A multitude of ways, all of the passwords he used were in insecure database’s, just hashed or hashed and salted or so.
First of all, if you are implementing username/passwords in your app, then you are almost assuredly wrong. Don’t do that. If you think you need to do it you are almost certainly wrong. Use OIDC to an actually tested server and backend system or so.
Second, if you have to implement username/password yourself then use bcrypt or argon or so, those are not just hashing algorithms, they are specifically designed to be extremely slow to hash, which would make an attack like this take a few years to a few thousand years (depending on your complexity settings for it) essentially per password as you can’t reuse a hash from one on another even if the password is identical.
Essentially, that brute force attack only works on very poorly designed systems, which is almost every system out there, hence why you want to use OIDC only to well designed systems (facebook, google, github, whatever).
That attack happens if they managed to get access to and dump your database. Nothing you can do on the HTTP server side other than just not letting it happen ‘through’ it (not saying there aren’t other methods though, depending on how the server is built).
It ‘increases’ your chance of security because an OIDC’s server is specifically designed to be hard to breach by every major company that hosts them.
All application specific. Like if you host a SQL database then make sure it’s not accessible except to the sole server that requires it, make sure it can’t run untrusted code, make sure the server that can access it cannot run untrusted code, etc… etc… etc… It’s an almost impossible task to get right and almost none of it relates to the HTTP server like phoenix itself. I consider any site that doesn’t allow me to use only third-party OIDC auth like google/github while disabling local-auth on my account as inherently insecure, and they get a corresponding single-use password and I try to never go there to begin with or put anything important at all.
You can’t prevent such brute force attacks. That means your DB has already been leaked. That’s why it’s recommended to have unique salts on passwords and use something like argon2 that slows down brute force attacks even on specialized hardware, so passwords are very difficult to crack in the worst case scenario of a DB leak.
You’ll remove that responsibility by using a third party with OIDC. I think a better alternative may be WebAuthn that can forego passwords, and prevent phishing. I hope to implement it in Pow at some point.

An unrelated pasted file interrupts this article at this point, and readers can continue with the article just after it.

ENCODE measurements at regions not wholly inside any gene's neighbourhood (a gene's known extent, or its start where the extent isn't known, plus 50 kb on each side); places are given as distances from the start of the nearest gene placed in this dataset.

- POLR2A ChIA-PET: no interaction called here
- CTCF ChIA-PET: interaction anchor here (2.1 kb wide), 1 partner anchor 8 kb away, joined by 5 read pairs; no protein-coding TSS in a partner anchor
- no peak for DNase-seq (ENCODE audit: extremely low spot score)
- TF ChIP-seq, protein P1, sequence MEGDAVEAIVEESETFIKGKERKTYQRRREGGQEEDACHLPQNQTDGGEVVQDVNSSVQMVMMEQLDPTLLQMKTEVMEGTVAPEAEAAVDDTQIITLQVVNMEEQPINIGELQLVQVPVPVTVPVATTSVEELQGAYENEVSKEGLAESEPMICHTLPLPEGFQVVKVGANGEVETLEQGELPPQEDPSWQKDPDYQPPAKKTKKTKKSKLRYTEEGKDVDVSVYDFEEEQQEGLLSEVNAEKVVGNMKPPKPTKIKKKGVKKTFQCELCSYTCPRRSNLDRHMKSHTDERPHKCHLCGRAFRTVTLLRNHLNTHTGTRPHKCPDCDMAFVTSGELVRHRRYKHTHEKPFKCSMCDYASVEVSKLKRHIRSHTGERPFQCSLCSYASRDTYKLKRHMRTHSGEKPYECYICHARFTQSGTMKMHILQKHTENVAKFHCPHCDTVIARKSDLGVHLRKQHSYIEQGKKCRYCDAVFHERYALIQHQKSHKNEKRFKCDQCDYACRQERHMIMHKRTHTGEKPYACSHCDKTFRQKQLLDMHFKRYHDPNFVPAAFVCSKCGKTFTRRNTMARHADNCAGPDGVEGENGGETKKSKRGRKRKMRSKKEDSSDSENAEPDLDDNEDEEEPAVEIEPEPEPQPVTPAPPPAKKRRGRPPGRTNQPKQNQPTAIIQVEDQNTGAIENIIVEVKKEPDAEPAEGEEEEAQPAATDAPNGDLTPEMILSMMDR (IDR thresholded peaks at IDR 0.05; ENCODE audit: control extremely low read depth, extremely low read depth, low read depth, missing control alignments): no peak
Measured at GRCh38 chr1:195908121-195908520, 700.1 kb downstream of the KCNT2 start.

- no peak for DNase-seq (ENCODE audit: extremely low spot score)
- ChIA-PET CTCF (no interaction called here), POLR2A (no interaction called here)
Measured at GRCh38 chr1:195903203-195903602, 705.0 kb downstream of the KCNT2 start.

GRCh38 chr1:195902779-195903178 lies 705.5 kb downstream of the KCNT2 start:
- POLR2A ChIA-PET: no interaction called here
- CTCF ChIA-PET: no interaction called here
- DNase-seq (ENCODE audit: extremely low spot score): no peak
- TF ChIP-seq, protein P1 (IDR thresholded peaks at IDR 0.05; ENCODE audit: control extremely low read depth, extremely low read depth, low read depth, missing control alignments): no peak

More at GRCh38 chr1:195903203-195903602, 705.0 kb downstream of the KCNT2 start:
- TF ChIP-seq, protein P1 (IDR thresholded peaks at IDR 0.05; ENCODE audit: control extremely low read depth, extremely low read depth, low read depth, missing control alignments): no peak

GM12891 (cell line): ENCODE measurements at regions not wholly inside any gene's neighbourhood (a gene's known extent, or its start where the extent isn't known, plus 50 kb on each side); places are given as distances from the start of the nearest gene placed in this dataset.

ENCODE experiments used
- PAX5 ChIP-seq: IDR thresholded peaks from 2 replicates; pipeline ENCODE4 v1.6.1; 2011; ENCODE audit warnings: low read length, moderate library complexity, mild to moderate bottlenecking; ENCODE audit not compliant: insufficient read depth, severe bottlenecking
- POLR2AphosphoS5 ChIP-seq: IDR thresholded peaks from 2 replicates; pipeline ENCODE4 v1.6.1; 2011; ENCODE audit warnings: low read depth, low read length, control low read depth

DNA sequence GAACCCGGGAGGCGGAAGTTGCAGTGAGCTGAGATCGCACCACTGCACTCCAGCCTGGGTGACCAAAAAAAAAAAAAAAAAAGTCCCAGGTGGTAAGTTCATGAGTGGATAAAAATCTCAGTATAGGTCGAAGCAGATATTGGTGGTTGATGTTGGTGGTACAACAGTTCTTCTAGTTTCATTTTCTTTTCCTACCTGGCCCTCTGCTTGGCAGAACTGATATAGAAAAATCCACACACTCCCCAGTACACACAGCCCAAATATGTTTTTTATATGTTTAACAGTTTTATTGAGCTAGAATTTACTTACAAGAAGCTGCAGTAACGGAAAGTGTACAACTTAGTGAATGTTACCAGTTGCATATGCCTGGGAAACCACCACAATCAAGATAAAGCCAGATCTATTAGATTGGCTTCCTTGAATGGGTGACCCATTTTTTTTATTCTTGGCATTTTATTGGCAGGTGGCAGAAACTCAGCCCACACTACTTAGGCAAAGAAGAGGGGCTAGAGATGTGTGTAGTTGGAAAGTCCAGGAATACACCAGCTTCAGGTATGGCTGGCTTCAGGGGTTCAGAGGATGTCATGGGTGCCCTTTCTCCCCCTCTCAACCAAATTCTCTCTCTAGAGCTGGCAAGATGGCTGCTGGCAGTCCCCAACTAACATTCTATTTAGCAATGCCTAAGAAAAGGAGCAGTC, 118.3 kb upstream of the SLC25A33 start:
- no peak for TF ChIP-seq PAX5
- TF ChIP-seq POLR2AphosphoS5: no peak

First rule of security is to never roll your own. The best is to use a maintained and audited open source library to handle auth.
You should follow industry practices, but cracking of password shouldn’t be a big worry. There are plenty of other threats that are much more likely. Phishing is much easier than cracking password. Or DB leak that gets access to personal information can be much more valuable than a password.
A bit but not too much, with how sharded out you can do most hash functions, this is why bcrypt/argon2 is so much better.
Only for querying via the server, but that will be so slow even without rate limiting to be near worthless. What will be done is to get a dump of the database, that is why every leak is via one of those.
True, this is why original OpenID was so nice (and I strive to support it on a few things I build), that way people host their own authentication on whatever domain they themselves control.
Yet, being honest, these corporations are the most likely ones to get the security right.
Which works fine until they get access to the server anyway, which is the number one reason all those leaks happen. Even with a fully bcrypt/argon2 hashed database (those have built-in unique salts) they can just add their own code to log the HTTP requests for example, passwords and all, and people have a surprising tendency to not notice those things for years.
Secure in that stuff sure, but you’d be surprised at how often those routes aren’t the cause of leaks.
WebAuthn will be a huge help, if implemented well!
This is the Golden Rule of authentication. Everyone gets it wrong, it’s just a matter of who gets it least wrong.
That’s unequivocally true. Still, I’d prefer being 85% secure and anonymous (anonymity itself is a pretty powerful shield!) as opposed to 99.9% secure and my personal data harvested and used against me – as is the case with personally-identifiable information since forever.
True. At this point all bets are off, really.
Oh I know. Phishing remains #1 cause of account takeovers, be it normal emails or social profiles or sysadmin root password vaults. Zero-days are #2. I believe @wolfiton is concerned about the wrong thing – brute forces only worked for a few years back in the dial-up modem days with amateur-level authentication gateways. Brute-forcing of passwords hasn’t worked well in decades.
IMO hardening your HTTP listener and sanitising your user input are your best bets when you manage an app server by yourself. That’s one of the value propositions of the clouds: good luck hacking or DDoS-ing CloudFlare!